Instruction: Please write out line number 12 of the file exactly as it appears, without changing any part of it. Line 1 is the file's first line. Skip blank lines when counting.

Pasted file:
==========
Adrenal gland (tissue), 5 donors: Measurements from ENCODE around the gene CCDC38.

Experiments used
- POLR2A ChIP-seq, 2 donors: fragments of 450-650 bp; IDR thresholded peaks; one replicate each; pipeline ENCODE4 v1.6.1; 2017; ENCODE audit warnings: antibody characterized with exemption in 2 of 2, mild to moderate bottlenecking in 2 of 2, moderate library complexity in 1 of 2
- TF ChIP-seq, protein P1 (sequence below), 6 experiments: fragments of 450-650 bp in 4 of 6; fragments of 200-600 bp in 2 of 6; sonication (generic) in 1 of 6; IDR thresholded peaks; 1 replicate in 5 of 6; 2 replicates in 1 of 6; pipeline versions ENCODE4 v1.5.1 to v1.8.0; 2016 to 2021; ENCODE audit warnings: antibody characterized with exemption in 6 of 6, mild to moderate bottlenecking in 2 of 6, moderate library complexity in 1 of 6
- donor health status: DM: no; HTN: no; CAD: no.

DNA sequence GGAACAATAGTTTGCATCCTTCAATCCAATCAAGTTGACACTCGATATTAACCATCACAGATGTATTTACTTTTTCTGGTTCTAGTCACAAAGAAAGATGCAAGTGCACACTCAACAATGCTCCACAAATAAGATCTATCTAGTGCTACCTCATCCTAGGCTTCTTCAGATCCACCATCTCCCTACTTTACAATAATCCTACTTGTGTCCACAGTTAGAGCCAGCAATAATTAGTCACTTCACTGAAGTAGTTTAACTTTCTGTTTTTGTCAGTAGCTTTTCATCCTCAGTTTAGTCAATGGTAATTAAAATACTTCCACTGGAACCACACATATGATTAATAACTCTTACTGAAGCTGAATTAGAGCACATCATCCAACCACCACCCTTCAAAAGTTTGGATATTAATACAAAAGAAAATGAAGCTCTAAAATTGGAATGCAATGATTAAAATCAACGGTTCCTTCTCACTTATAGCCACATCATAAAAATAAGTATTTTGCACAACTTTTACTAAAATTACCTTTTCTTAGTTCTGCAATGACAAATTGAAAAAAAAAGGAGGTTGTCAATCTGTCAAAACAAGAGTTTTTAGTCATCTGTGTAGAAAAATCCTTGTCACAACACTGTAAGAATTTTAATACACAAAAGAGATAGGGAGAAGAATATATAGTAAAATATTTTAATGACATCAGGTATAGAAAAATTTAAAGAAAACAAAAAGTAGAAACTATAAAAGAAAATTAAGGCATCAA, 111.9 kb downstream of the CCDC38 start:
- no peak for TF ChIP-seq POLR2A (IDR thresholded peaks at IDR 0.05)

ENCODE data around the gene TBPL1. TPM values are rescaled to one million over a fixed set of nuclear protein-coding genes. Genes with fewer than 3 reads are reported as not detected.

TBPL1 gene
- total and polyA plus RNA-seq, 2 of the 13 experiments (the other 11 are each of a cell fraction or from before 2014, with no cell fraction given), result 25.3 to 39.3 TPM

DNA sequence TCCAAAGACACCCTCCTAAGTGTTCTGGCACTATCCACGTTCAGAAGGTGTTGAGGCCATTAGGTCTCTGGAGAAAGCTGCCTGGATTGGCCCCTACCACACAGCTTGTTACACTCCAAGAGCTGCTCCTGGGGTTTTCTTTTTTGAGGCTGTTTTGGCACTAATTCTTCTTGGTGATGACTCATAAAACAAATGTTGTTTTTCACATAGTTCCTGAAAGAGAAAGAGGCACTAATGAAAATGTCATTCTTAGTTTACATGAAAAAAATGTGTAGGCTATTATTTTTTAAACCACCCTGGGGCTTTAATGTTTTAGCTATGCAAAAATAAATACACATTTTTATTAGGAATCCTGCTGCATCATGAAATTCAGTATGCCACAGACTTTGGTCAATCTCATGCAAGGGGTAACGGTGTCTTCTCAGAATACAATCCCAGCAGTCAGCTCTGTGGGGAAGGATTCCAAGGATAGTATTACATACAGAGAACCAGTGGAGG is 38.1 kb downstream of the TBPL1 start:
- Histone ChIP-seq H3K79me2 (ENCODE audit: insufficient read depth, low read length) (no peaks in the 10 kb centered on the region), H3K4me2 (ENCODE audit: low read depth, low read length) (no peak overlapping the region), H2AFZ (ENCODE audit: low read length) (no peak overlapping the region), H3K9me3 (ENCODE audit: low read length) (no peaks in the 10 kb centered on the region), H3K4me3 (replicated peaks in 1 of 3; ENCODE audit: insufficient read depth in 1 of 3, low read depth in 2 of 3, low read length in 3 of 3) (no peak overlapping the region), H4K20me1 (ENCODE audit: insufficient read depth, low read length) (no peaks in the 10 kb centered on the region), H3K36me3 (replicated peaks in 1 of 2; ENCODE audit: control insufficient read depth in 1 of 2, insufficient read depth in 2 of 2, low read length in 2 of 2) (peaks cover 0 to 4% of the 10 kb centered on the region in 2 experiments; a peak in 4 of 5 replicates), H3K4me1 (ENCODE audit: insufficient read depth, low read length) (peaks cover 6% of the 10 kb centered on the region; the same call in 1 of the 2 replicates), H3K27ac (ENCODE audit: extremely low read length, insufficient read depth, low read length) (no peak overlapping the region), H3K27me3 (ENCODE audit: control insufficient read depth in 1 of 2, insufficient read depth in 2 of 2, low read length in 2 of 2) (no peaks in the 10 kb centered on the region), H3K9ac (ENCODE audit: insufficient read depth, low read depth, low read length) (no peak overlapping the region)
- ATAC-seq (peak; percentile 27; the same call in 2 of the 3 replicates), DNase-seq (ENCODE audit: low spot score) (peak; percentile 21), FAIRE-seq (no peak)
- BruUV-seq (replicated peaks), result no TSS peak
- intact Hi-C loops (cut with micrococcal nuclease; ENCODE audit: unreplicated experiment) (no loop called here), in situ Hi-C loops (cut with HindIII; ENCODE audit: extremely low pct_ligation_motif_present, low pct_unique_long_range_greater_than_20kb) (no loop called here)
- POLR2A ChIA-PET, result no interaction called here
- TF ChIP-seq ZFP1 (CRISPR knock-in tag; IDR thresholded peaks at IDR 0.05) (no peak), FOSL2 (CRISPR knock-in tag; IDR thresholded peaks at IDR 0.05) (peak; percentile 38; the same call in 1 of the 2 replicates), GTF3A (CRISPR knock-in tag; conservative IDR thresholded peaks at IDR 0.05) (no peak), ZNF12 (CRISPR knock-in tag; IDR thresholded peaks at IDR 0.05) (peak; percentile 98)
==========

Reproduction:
- Histone ChIP-seq H3K79me2 (ENCODE audit: insufficient read depth, low read length) (no peaks in the 10 kb centered on the region), H3K4me2 (ENCODE audit: low read depth, low read length) (no peak overlapping the region), H2AFZ (ENCODE audit: low read length) (no peak overlapping the region), H3K9me3 (ENCODE audit: low read length) (no peaks in the 10 kb centered on the region), H3K4me3 (replicated peaks in 1 of 3; ENCODE audit: insufficient read depth in 1 of 3, low read depth in 2 of 3, low read length in 3 of 3) (no peak overlapping the region), H4K20me1 (ENCODE audit: insufficient read depth, low read length) (no peaks in the 10 kb centered on the region), H3K36me3 (replicated peaks in 1 of 2; ENCODE audit: control insufficient read depth in 1 of 2, insufficient read depth in 2 of 2, low read length in 2 of 2) (peaks cover 0 to 4% of the 10 kb centered on the region in 2 experiments; a peak in 4 of 5 replicates), H3K4me1 (ENCODE audit: insufficient read depth, low read length) (peaks cover 6% of the 10 kb centered on the region; the same call in 1 of the 2 replicates), H3K27ac (ENCODE audit: extremely low read length, insufficient read depth, low read length) (no peak overlapping the region), H3K27me3 (ENCODE audit: control insufficient read depth in 1 of 2, insufficient read depth in 2 of 2, low read length in 2 of 2) (no peaks in the 10 kb centered on the region), H3K9ac (ENCODE audit: insufficient read depth, low read depth, low read length) (no peak overlapping the region)